Should A Parent Have To Pay Child Support While Children Get PhDs?


While most people might reasonably associate minors under the age of 18 with child support, the truth is that child support obligations can continue beyond when a child turns 18.

A common example of this could be when the child attends post-secondary education. Of course, not all educational paths are the same. Should a parent be responsible for child support if their child decides to continue their academic pursuits though the PhD level? This was a question recently addressed by the Ontario Superior Court of Justice.

The family’s story

The mother and father were married in 1993 and had two children before they separated in 2001 (they were divorced in 2004). During their marriage they had two children. The children were 22 and 23  years old at the time of the hearing. The court described the family as well-off, with the court stating the parents placed a very high value on education, which made sense since the father was a university professor.

In 2011 a support order was made, requiring the mother to pay the father $4,000 per month in child support based on her annual income of $593,500. The order also called for the children’s extraordinary expenses to be shared in proportion to the parents’ income. The order listed post-secondary education expenses as qualifying under “extraordinary expenses.”

The issue arose when the eldest child decided to pursue a doctoral program at university with the younger child saying they planned to do the same. This news cased the mother to bring a motion for an order terminating her obligation to pay child support, arguing it should have ceased upon their earning of an undergraduate degree.

The court’s analysis

The court began its analysis by referring to s. 17(4) of the Divorce Act, which states the court must be satisfied there has been a “change of circumstances as provided for in the applicable guidelines” for it to vary child support. The court was satisfied that enough had changed, including the income of both the children and the parents, to warrant a discussion on making a variation.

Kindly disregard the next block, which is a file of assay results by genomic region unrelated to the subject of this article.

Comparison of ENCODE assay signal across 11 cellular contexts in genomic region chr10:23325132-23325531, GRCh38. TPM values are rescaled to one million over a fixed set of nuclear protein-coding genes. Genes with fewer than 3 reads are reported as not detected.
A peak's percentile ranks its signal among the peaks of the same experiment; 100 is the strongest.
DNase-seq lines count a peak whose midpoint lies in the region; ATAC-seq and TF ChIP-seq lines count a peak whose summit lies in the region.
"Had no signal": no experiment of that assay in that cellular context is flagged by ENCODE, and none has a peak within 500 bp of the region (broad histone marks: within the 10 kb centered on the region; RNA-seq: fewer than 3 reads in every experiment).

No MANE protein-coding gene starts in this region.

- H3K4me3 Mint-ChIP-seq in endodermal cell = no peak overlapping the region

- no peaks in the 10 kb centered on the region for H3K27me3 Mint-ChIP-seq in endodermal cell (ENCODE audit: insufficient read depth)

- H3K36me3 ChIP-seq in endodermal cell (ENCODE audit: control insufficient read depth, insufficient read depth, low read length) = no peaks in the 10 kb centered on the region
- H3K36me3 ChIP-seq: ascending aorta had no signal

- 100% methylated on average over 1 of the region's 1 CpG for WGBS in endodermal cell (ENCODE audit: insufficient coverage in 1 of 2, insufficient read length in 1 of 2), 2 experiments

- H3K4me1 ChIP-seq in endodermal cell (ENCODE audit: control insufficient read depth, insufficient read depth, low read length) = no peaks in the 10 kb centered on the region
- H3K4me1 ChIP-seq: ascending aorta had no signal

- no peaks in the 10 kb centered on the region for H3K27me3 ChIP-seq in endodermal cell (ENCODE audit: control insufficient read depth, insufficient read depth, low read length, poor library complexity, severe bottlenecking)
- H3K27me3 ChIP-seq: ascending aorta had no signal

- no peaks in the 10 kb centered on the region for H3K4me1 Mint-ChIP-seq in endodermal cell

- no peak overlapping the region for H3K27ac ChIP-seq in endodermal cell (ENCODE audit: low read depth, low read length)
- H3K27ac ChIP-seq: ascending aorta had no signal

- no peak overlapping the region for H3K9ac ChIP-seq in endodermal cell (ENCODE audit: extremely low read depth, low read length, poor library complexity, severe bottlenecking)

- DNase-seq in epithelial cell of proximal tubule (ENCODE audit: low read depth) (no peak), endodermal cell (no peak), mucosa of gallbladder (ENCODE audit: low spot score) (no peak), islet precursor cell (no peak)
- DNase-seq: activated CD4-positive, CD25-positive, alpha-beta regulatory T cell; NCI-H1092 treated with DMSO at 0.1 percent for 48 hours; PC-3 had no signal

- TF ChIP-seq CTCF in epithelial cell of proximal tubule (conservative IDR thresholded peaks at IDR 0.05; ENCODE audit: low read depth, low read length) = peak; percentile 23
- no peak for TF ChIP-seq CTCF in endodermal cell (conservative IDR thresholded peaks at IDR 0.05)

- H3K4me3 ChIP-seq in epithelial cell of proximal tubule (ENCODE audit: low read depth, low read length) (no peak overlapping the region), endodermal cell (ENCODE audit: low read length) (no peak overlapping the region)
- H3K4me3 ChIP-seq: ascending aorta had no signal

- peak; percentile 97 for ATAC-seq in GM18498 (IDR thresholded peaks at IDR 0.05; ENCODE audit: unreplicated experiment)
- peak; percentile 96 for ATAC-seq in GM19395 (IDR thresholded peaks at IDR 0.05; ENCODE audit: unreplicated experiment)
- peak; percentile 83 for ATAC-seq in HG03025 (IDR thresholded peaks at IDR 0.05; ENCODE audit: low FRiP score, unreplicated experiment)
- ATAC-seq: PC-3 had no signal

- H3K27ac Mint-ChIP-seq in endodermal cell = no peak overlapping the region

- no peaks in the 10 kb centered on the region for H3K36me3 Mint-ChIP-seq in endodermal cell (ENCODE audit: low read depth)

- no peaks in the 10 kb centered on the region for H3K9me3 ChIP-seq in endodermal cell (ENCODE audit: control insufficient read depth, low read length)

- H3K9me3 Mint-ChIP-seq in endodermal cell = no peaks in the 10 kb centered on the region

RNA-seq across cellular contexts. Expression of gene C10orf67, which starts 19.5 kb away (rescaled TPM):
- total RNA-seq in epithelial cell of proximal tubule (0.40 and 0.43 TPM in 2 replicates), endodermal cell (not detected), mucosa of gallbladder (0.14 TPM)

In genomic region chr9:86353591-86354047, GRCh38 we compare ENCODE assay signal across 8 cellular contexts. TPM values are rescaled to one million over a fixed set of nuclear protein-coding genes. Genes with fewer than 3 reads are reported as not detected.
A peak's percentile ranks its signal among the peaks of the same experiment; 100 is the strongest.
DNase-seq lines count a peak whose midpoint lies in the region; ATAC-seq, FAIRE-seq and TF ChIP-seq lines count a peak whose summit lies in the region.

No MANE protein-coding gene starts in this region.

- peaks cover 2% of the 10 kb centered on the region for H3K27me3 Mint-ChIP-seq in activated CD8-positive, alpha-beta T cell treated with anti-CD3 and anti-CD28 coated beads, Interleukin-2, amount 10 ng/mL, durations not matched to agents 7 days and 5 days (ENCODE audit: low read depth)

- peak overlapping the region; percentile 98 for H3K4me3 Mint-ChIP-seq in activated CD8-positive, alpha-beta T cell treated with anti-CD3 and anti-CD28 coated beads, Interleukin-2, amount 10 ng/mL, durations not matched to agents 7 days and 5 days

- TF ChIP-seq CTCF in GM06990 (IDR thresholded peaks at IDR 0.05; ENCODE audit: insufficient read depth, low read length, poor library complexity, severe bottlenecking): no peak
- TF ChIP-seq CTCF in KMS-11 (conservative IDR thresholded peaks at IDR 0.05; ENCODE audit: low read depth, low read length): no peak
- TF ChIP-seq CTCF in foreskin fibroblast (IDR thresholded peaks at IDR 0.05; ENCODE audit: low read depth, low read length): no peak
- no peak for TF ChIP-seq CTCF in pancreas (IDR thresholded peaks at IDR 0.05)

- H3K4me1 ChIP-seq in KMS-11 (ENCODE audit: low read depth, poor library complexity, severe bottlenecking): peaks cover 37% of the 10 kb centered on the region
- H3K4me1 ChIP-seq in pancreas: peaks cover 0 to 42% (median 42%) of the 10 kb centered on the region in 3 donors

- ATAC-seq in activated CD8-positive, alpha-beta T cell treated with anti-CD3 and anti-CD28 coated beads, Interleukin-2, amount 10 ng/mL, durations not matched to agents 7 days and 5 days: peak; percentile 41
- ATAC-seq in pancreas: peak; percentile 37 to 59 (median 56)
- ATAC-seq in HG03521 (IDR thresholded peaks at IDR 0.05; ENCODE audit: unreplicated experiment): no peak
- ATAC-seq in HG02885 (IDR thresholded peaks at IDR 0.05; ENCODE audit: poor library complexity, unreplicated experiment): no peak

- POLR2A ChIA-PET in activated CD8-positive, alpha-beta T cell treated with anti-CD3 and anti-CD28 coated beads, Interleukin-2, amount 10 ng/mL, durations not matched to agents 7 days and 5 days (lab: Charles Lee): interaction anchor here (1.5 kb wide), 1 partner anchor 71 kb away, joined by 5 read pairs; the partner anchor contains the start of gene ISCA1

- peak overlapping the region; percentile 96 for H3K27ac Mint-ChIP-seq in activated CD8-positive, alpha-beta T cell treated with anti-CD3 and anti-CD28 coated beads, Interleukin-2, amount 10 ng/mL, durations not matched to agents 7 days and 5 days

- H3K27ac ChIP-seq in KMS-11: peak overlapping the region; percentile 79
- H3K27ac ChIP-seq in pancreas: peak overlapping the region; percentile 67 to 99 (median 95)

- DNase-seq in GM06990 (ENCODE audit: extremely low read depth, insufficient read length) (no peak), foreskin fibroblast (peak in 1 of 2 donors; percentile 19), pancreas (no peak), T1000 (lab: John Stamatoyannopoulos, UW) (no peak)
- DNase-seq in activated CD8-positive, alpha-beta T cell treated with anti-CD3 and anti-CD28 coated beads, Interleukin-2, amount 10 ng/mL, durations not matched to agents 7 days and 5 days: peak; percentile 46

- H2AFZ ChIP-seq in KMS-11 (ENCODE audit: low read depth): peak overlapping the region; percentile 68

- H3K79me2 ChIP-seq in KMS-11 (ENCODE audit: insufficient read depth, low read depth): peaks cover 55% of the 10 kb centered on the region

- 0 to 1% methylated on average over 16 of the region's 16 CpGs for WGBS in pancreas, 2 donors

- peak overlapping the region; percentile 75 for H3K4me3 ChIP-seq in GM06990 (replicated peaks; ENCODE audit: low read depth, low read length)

The first question the court asked is whether the change has ended the obligation to pay support. To answer that, the court has to determine that the child “is the age of majority or over and under their charge but unable, by reason of illness, disability or other cause, to withdraw from their charge or to obtain the necessities of life”. There are a number of factors, known as the “Farden factors” that can help determine this. They are:

a) whether the child is in fact enrolled in a course of studies and whether it is a full-time or part-time course of studies;

b) whether or not the child has applied for, or is eligible for, student loans or other financial assistance;

c) the career plans of the child, i.e., whether the child has some reasonable and appropriate plan or is simply going to college because there is nothing better to do;

d) the ability of the child to contribute to his own support through part-time employment;

e) the age of the child;

f) the child’s past academic performance, whether the child is demonstrating success in the chosen course of studies;

g) what plans the parents made for the education of their children particularly where those plans were made during cohabitation;

h) at least in the case of a mature child who has reached the age of majority, whether or not the child has unilaterally terminated their relationship from the parent from whom support is sought.

The court determined that while there had been a significant change in circumstances, a review of the child support order did not support a termination of support. The court again highlighted the importance the parents had placed on academic achievements as well as their extremely high income in its determination that they could, and should, continue to pay for their children’s educations.

To speak with an experienced Windsor lawyer about child custody or support, call 519.973.1500 or contact us online. Many of our clients are referred to us by former and current clients, and also by lawyers, counsellors and other professionals.

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